As of midday Thursday, 555 same-sex couples had gotten married in the state in 60 of the state’s 72 counties, based on an Associated Press survey. Couples who were in the middle of the five-day waiting period to get a license, which most counties waived, also are caught in a legal limbo.
John Knight, attorney for the American Civil Liberties Union, which challenged the law, said they see the marriages as valid.
Carl Tobias, a law professor at the University of Richmond School of Law who tracks gay marriage cases nationwide, said the legality of those new Wisconsin marriages isn’t clear and that could cause problems.
“The most basic one is joint filing of taxes,” he said. “… I think the harder questions are like adoptions, the really hard issues. That’s why these stays are so gut-wrenching for people.”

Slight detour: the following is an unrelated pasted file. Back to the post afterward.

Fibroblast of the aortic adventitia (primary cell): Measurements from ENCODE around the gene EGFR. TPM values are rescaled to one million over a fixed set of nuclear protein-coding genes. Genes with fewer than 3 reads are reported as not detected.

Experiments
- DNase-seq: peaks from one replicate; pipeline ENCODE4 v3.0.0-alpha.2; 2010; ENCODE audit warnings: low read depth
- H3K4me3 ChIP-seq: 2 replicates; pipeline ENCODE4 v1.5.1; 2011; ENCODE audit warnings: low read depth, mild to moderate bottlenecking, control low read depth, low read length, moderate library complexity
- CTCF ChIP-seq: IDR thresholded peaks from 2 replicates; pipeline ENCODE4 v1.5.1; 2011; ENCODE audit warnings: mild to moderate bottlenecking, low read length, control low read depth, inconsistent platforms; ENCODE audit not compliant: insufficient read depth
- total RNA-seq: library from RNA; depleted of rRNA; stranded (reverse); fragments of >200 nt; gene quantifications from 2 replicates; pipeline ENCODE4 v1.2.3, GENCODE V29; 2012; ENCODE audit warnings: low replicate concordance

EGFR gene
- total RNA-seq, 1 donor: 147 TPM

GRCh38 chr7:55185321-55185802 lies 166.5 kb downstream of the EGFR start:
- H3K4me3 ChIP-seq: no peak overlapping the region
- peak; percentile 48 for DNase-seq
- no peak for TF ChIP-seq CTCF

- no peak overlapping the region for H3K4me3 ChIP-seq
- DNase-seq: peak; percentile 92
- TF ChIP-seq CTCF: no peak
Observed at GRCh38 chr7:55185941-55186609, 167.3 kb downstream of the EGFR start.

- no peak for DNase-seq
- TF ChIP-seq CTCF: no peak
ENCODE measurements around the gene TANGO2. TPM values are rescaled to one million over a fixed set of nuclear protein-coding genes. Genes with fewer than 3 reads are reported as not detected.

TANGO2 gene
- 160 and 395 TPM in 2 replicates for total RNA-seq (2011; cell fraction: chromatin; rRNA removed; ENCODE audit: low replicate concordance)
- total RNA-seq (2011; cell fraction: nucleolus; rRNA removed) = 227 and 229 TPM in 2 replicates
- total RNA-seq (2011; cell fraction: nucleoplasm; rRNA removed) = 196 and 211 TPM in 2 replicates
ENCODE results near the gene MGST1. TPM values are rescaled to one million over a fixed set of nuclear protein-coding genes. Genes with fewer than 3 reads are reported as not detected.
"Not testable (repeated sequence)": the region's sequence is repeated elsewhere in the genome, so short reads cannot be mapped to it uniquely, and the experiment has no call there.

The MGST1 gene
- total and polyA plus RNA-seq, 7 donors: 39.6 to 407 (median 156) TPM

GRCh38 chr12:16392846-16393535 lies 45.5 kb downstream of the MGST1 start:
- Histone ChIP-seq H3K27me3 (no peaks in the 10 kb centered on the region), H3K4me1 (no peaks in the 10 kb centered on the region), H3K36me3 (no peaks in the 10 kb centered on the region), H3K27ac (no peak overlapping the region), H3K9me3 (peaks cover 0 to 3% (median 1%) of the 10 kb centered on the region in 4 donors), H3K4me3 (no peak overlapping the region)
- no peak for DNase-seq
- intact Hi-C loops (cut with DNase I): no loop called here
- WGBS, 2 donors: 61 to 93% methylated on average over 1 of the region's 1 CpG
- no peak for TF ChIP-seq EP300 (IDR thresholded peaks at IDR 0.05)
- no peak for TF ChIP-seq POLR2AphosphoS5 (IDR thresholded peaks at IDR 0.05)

He noted similar situations developed in Utah and Michigan.
In Utah, more than 1,000 couples married over 17 days in late December and early January after a judge struck down the state’s 2004 ban. The marriages stopped when the U.S. Supreme Court stayed that ruling, pending an appeal now before the 10th U.S. Circuit Court of Appeals.
Article continues belowFour of those couples have asked a federal appeals court to allow Utah to recognizing their marriages.
“Certainly the Wisconsin couples could undertake that task if they wanted to,” Tobias said. But he suggested there was little point. He expects the issue to go to the Supreme Court this fall, pushing a resolution well into 2015.
“They usually save their hardest cases for the end, and this may be one of those,” Tobias said.
U.S. Attorney General Eric Holder has said the federal government will honor the gay marriages in Utah. A call to the Department of Justice Saturday wasn’t immediately returned.
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